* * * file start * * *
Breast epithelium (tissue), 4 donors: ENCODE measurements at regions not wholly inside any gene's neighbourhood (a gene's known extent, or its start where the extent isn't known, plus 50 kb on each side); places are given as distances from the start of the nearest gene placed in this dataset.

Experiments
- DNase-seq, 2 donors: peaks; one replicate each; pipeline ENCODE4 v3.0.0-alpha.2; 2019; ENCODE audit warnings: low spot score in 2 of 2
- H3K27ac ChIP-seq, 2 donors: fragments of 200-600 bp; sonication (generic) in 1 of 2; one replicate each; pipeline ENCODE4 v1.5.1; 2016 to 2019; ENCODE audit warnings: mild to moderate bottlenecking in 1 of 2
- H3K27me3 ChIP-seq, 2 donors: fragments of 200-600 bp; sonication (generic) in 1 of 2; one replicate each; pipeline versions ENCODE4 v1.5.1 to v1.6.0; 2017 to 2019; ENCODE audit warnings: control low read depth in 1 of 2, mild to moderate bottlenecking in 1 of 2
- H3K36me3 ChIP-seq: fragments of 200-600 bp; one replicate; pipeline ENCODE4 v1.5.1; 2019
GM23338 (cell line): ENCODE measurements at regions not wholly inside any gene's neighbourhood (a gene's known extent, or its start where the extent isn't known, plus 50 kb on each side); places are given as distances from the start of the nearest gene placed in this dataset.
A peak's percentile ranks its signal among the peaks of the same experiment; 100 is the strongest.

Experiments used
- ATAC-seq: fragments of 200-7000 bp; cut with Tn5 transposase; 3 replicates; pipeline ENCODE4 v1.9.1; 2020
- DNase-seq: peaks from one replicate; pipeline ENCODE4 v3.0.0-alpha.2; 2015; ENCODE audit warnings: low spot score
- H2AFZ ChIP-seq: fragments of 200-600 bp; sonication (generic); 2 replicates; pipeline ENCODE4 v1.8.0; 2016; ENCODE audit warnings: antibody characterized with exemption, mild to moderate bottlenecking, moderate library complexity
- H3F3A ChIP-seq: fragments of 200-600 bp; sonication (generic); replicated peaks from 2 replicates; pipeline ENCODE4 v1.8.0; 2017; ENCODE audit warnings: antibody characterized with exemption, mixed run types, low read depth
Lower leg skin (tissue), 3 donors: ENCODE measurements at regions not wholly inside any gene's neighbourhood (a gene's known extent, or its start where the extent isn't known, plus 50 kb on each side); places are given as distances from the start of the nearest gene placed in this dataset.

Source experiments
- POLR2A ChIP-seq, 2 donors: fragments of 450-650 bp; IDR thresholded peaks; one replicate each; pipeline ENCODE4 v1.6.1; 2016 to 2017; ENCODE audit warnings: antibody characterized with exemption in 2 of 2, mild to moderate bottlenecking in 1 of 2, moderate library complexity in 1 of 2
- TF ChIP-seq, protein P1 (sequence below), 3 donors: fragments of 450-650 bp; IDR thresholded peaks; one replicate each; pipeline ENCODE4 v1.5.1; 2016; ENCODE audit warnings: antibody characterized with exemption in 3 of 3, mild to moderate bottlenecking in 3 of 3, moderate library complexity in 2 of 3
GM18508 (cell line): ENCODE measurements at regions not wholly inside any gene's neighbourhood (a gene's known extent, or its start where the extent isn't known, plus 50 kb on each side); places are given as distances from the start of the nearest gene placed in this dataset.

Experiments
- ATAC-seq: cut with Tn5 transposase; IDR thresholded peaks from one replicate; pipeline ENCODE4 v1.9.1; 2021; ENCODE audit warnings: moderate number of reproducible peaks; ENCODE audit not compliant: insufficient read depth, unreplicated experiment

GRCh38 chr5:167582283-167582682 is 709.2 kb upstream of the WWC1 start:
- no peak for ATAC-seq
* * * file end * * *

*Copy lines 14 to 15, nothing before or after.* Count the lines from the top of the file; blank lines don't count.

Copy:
Lower leg skin (tissue), 3 donors: ENCODE measurements at regions not wholly inside any gene's neighbourhood (a gene's known extent, or its start where the extent isn't known, plus 50 kb on each side); places are given as distances from the start of the nearest gene placed in this dataset.

Source experiments